Reference: Proc Roy Soc B http://dx.doi.org/10.1098/rspb.2010.0863
Image by Cianc
Say the word iceberg, and most people are likely to free-associate it with ‘Titanic’. Thanks to James Cameron (and, well, history too), the iceberg now has a reputation as an cold murderous force of nature, sinking both ships and Leonardo DiCaprio. But a new study shows that icebergs are not harbingers of death but hotspots of life.
In the late 1980s, about 200,000 icebergs roamed across the Southern Ocean. They range in size from puny ‘growlers’, less than a metre long, to massive blocks of ice, larger than some small countries.
They may be inert frozen lumps, but icebergs are secretly in the business of nutrient-trafficking. As the ice around Antarctica melts in the face of global warming, some parts break free from the parent continent and strike out on their own. As they melt, they release stored minerals into the water around them, and these turn them into mobile homes for a variety of life.
Kenneth L. Smith Jr, from the Monterey Bay Aquarium Research Institute, and other scientists from San Diego discovered the true extent of these icy ecosystems by studying two icebergs floating in the Antarctic Weddell Sea. Even the smaller of the two, W-86, has a surface area larger than 17 football pitches. The larger one, A-52 was over a thousand times bigger, with a surface area of 300 km2 and extending 230 metres into the freezing waters.
Smith and crew identified the duo through satellite imaging, and tracked them down by boat. Their ship spiralled around the blocks of ice collecting water samples as it went, from a dangerously close distance of a few hundred feet to a safer five miles away.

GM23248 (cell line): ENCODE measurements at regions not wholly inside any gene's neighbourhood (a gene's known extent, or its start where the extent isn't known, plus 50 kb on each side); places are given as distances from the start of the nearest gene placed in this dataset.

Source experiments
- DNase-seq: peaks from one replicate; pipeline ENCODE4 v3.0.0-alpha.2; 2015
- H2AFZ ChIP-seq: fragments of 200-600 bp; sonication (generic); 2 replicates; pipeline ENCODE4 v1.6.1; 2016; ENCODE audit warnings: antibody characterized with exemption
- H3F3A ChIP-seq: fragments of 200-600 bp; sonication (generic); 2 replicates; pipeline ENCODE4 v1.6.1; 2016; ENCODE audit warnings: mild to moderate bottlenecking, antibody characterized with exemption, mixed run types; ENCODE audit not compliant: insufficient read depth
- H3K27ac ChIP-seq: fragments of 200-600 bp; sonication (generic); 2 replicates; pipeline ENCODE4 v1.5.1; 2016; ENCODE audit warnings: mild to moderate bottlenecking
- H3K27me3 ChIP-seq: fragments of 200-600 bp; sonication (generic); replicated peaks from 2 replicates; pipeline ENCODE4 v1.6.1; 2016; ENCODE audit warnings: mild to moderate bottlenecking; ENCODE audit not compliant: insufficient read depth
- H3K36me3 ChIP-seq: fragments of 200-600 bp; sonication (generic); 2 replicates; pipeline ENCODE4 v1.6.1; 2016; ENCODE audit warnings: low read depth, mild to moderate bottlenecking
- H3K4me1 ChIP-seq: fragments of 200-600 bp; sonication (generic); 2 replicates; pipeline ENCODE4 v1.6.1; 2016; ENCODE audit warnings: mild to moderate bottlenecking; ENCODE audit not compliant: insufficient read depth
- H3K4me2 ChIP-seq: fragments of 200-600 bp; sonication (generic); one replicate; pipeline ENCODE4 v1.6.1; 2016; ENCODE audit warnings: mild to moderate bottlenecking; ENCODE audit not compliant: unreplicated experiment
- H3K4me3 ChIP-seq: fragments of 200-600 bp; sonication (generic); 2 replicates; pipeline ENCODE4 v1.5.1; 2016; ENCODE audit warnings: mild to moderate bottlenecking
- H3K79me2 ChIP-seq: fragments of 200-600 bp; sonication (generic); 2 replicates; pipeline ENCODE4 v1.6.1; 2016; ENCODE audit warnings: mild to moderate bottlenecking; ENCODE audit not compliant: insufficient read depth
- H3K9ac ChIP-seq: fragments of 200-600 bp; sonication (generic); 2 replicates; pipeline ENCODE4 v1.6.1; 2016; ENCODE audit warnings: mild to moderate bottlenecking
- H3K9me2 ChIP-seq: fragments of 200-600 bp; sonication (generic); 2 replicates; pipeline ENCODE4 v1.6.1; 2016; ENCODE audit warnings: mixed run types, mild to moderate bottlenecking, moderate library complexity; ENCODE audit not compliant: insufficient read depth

Antarctica normally conjures images of white and blue, but the frozen continent can sometimes bear more unexpected colours. Take the Taylor Glacier – when geologist Griffith Taylor first explored it a century ago, he found a bizarre reddish stain that seemed to spill waterfall-like from the glacier’s snout. The area became evocatively known as Blood Falls.
The source of the blood-red colour is an underground saltwater lake that was trapped by the encroaching glacier at least 1.5 million years ago. The temperature of the water is -5 Celsius, but it’s so salty that it doesn’t freeze. It’s also rich in iron salts, which are slowly leaching the ice – these are the source of the distinctive red hue. Blood Falls is a rust glacier.
But it also houses another secret, which scientists from Harvard University have started to uncover – it’s home to an entire ecosystem of bacteria, trapped for millennia in conditions that could hardly be more inhospitable to life.
Neither water from the surface nor light from the sun penetrates the thick ice of Taylor Glacier to the lake lying 400 metres beneath. As the glacier slides overhead, trace amounts of gases might seep through, but nothing substantial. There’s hardly any oxygen dissolved in the water, and radioactive-dating of the little carbon suggests that it is incredibly old. But despite the extremely salty water and the lack of light, oxygen and carbon, the microbes have lived there for millions of years, using sulphate ions as their only source of energy.